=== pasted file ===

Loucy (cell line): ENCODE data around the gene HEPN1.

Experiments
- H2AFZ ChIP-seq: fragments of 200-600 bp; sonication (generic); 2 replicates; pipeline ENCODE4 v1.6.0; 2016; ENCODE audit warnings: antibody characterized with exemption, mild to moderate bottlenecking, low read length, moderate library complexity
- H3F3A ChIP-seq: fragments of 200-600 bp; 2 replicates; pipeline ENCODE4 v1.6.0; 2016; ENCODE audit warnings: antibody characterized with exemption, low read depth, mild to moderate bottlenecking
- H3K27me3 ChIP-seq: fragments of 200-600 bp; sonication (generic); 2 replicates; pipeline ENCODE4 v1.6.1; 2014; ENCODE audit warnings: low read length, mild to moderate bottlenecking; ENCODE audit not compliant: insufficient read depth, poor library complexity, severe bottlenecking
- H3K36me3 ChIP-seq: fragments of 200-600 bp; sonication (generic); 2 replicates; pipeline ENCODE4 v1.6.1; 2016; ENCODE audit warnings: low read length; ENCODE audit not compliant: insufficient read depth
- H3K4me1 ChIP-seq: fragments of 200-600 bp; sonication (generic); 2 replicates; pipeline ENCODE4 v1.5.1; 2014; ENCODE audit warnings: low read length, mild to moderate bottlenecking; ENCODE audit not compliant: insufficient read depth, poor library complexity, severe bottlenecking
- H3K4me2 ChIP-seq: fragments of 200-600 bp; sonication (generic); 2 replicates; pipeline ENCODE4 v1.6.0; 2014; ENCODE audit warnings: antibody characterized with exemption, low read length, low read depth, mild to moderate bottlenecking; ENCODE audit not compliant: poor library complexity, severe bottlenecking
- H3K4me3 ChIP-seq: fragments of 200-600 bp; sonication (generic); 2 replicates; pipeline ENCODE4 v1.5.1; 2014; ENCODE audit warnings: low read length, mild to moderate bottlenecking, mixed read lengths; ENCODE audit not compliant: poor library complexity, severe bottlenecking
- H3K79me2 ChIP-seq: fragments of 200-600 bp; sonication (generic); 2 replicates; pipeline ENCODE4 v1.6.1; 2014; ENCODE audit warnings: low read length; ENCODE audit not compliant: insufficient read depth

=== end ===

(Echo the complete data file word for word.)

Loucy (cell line): ENCODE data around the gene HEPN1.

Experiments
- H2AFZ ChIP-seq: fragments of 200-600 bp; sonication (generic); 2 replicates; pipeline ENCODE4 v1.6.0; 2016; ENCODE audit warnings: antibody characterized with exemption, mild to moderate bottlenecking, low read length, moderate library complexity
- H3F3A ChIP-seq: fragments of 200-600 bp; 2 replicates; pipeline ENCODE4 v1.6.0; 2016; ENCODE audit warnings: antibody characterized with exemption, low read depth, mild to moderate bottlenecking
- H3K27me3 ChIP-seq: fragments of 200-600 bp; sonication (generic); 2 replicates; pipeline ENCODE4 v1.6.1; 2014; ENCODE audit warnings: low read length, mild to moderate bottlenecking; ENCODE audit not compliant: insufficient read depth, poor library complexity, severe bottlenecking
- H3K36me3 ChIP-seq: fragments of 200-600 bp; sonication (generic); 2 replicates; pipeline ENCODE4 v1.6.1; 2016; ENCODE audit warnings: low read length; ENCODE audit not compliant: insufficient read depth
- H3K4me1 ChIP-seq: fragments of 200-600 bp; sonication (generic); 2 replicates; pipeline ENCODE4 v1.5.1; 2014; ENCODE audit warnings: low read length, mild to moderate bottlenecking; ENCODE audit not compliant: insufficient read depth, poor library complexity, severe bottlenecking
- H3K4me2 ChIP-seq: fragments of 200-600 bp; sonication (generic); 2 replicates; pipeline ENCODE4 v1.6.0; 2014; ENCODE audit warnings: antibody characterized with exemption, low read length, low read depth, mild to moderate bottlenecking; ENCODE audit not compliant: poor library complexity, severe bottlenecking
- H3K4me3 ChIP-seq: fragments of 200-600 bp; sonication (generic); 2 replicates; pipeline ENCODE4 v1.5.1; 2014; ENCODE audit warnings: low read length, mild to moderate bottlenecking, mixed read lengths; ENCODE audit not compliant: poor library complexity, severe bottlenecking
- H3K79me2 ChIP-seq: fragments of 200-600 bp; sonication (generic); 2 replicates; pipeline ENCODE4 v1.6.1; 2014; ENCODE audit warnings: low read length; ENCODE audit not compliant: insufficient read depth